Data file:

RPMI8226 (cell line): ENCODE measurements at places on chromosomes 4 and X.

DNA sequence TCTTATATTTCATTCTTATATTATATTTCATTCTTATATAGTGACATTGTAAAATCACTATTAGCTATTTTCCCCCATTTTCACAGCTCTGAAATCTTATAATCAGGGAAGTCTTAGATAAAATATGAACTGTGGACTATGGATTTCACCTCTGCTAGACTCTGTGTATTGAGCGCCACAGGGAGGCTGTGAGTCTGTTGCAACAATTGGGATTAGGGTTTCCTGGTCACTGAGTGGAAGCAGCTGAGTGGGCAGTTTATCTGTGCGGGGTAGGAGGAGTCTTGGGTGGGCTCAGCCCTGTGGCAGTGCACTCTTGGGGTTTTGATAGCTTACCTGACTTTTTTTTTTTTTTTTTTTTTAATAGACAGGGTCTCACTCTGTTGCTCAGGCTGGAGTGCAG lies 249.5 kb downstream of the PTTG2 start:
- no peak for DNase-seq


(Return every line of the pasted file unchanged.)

RPMI8226 (cell line): ENCODE measurements at places on chromosomes 4 and X.

DNA sequence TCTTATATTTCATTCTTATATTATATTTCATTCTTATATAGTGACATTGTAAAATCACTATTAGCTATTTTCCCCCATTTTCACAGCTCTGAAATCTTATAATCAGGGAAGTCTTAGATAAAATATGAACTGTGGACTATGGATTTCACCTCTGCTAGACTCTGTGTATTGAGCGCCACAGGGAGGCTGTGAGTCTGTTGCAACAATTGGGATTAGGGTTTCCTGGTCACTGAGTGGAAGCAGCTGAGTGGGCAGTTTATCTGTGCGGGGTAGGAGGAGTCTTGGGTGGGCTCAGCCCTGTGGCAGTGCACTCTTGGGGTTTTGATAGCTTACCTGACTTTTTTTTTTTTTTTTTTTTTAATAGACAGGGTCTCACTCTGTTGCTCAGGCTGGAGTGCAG lies 249.5 kb downstream of the PTTG2 start:
- no peak for DNase-seq